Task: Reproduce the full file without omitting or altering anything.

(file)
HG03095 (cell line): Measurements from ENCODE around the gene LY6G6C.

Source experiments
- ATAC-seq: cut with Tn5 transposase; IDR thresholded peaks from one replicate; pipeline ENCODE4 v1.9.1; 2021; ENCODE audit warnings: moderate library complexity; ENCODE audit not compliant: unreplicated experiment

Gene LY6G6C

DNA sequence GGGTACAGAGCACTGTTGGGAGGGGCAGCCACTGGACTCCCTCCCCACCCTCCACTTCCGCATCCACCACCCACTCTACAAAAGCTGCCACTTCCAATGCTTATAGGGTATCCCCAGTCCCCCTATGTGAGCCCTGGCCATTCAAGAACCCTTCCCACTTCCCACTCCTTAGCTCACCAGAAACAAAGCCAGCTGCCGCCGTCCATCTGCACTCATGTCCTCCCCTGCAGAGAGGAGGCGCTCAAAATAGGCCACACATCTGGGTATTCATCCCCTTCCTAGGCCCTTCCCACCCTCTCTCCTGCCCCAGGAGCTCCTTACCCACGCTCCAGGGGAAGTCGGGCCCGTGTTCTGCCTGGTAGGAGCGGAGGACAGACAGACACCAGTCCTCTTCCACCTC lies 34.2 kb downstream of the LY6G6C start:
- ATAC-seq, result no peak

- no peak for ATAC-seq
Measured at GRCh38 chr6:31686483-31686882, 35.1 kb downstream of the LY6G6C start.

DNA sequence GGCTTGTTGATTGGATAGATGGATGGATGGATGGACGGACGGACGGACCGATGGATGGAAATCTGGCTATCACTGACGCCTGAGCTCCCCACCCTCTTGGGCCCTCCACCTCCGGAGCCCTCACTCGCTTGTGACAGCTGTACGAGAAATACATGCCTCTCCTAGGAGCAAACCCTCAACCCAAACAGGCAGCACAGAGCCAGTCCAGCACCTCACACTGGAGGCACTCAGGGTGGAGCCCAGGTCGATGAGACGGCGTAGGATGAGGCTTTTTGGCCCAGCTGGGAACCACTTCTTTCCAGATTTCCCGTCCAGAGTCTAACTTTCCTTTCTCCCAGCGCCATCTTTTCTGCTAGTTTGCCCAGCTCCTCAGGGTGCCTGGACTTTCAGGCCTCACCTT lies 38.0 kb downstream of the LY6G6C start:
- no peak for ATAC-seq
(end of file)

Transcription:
HG03095 (cell line): Measurements from ENCODE around the gene LY6G6C.

Source experiments
- ATAC-seq: cut with Tn5 transposase; IDR thresholded peaks from one replicate; pipeline ENCODE4 v1.9.1; 2021; ENCODE audit warnings: moderate library complexity; ENCODE audit not compliant: unreplicated experiment

Gene LY6G6C

DNA sequence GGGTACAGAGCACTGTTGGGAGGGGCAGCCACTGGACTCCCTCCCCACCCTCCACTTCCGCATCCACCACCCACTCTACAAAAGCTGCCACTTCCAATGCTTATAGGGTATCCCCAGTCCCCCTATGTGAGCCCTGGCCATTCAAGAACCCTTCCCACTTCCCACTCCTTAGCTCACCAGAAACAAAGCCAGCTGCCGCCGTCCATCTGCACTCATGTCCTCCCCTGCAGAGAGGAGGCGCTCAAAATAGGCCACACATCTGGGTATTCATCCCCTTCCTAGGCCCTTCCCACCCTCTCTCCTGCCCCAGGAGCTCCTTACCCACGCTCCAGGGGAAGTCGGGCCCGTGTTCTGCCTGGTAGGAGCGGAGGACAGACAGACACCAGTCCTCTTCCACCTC lies 34.2 kb downstream of the LY6G6C start:
- ATAC-seq, result no peak

- no peak for ATAC-seq
Measured at GRCh38 chr6:31686483-31686882, 35.1 kb downstream of the LY6G6C start.

DNA sequence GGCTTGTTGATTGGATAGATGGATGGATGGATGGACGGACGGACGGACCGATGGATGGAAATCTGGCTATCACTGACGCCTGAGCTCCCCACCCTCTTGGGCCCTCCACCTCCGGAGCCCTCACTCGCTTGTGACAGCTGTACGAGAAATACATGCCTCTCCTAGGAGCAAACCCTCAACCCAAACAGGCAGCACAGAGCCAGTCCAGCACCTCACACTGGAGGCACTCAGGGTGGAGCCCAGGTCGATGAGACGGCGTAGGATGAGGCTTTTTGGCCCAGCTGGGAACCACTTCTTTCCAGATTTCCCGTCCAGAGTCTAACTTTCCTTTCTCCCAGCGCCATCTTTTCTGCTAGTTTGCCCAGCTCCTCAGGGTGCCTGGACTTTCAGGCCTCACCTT lies 38.0 kb downstream of the LY6G6C start:
- no peak for ATAC-seq